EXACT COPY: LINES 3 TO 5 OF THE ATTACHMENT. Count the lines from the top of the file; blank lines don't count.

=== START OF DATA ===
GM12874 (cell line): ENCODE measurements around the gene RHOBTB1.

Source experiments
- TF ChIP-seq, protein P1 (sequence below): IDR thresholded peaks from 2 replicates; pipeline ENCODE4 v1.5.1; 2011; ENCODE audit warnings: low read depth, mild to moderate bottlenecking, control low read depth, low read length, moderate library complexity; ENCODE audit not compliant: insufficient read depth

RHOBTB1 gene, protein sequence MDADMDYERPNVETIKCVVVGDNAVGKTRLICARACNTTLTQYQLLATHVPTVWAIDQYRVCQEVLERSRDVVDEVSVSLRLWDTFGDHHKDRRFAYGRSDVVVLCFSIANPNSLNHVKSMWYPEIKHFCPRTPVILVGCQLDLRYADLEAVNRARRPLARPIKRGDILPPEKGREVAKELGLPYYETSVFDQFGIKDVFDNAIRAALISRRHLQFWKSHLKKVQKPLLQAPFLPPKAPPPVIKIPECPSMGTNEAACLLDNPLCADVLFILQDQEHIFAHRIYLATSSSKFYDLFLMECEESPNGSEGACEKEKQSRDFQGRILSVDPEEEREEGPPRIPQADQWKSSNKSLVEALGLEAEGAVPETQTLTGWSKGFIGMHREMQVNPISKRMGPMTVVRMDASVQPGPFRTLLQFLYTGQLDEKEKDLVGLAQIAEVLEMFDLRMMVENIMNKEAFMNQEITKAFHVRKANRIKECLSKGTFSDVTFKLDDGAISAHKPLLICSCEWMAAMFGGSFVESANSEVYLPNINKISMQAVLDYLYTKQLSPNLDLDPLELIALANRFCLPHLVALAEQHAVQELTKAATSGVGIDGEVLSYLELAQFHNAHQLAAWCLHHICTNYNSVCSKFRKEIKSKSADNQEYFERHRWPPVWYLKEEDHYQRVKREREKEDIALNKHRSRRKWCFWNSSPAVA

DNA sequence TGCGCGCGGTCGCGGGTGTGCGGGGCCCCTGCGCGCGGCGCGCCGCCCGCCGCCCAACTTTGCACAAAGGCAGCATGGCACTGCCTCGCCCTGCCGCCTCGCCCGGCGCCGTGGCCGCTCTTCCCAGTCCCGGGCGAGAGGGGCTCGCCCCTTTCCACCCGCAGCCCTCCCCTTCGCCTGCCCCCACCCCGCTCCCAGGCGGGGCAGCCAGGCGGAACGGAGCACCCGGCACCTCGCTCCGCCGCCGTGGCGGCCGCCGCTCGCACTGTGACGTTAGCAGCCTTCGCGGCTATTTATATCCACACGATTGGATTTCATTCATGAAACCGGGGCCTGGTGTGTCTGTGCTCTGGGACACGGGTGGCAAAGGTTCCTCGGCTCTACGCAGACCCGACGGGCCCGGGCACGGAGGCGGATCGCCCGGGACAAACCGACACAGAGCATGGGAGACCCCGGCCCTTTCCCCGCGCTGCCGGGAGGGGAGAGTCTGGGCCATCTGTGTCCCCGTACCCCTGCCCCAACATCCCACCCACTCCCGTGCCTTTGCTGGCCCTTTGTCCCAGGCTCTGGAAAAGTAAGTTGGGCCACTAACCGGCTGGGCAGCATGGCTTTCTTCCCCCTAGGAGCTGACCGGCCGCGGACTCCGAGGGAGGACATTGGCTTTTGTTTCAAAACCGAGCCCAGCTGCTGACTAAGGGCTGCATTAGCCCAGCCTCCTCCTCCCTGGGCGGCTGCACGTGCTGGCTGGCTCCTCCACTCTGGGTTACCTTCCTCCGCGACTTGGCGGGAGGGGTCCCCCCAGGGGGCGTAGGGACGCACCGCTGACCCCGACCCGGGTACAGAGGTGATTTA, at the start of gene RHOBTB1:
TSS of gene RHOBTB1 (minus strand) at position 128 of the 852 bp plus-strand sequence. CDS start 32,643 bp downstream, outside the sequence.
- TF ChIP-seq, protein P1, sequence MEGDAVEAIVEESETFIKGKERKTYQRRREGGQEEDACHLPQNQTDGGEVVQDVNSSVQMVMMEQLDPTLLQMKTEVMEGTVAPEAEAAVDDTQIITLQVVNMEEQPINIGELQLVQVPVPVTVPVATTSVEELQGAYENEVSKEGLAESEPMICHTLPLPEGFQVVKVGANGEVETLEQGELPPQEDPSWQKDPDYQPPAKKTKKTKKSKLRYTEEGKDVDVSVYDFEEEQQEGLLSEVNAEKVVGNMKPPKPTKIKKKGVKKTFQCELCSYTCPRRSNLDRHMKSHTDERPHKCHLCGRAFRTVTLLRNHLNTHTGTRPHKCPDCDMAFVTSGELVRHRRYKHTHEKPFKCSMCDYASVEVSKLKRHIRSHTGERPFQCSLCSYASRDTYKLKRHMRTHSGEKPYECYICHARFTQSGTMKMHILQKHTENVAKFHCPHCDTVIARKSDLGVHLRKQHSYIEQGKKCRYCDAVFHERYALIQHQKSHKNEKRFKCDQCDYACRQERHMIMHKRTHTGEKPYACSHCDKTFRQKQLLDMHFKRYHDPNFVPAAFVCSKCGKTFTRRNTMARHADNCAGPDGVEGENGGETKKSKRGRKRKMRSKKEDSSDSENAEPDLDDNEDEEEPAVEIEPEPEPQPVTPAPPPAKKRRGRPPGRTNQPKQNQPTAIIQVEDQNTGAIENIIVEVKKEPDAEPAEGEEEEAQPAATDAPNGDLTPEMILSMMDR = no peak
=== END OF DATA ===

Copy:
- TF ChIP-seq, protein P1 (sequence below): IDR thresholded peaks from 2 replicates; pipeline ENCODE4 v1.5.1; 2011; ENCODE audit warnings: low read depth, mild to moderate bottlenecking, control low read depth, low read length, moderate library complexity; ENCODE audit not compliant: insufficient read depth

RHOBTB1 gene, protein sequence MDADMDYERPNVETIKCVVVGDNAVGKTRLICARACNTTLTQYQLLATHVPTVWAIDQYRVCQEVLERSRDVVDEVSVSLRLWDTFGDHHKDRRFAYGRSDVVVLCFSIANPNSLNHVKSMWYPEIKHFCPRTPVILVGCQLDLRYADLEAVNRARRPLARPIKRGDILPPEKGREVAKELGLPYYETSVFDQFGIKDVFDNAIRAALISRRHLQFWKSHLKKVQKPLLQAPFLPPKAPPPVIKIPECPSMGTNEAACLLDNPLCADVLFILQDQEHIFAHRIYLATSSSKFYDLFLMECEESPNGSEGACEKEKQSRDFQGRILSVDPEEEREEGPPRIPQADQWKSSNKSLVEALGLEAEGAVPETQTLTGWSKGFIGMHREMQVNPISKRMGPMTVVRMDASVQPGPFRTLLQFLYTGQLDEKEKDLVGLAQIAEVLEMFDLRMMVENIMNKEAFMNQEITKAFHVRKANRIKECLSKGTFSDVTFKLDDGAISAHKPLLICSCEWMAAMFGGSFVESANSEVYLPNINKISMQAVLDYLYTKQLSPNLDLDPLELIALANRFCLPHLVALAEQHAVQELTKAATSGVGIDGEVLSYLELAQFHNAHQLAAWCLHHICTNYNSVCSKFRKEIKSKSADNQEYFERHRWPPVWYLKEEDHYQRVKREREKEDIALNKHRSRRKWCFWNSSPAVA

DNA sequence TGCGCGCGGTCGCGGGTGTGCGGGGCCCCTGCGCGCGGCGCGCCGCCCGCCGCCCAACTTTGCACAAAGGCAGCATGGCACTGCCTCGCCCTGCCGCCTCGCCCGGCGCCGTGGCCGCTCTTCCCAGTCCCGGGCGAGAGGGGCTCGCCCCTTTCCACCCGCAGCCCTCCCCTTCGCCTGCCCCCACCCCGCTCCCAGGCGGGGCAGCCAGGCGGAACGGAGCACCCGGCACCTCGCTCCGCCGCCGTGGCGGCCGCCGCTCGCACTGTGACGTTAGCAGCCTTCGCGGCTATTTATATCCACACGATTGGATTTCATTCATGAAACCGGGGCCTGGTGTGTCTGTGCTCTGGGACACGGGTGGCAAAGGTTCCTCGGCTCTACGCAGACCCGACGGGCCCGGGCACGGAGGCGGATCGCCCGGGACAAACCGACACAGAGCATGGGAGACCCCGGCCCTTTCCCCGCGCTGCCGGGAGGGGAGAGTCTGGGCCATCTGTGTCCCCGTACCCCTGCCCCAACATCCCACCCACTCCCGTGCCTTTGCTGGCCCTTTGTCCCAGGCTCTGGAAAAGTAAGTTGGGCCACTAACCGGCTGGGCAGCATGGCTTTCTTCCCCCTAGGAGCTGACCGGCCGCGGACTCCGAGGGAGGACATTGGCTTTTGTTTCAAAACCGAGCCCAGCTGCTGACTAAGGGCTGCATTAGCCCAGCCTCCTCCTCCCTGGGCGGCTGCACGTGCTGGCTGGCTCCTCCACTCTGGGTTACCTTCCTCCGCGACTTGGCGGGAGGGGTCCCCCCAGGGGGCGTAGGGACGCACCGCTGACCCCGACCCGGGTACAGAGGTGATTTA, at the start of gene RHOBTB1: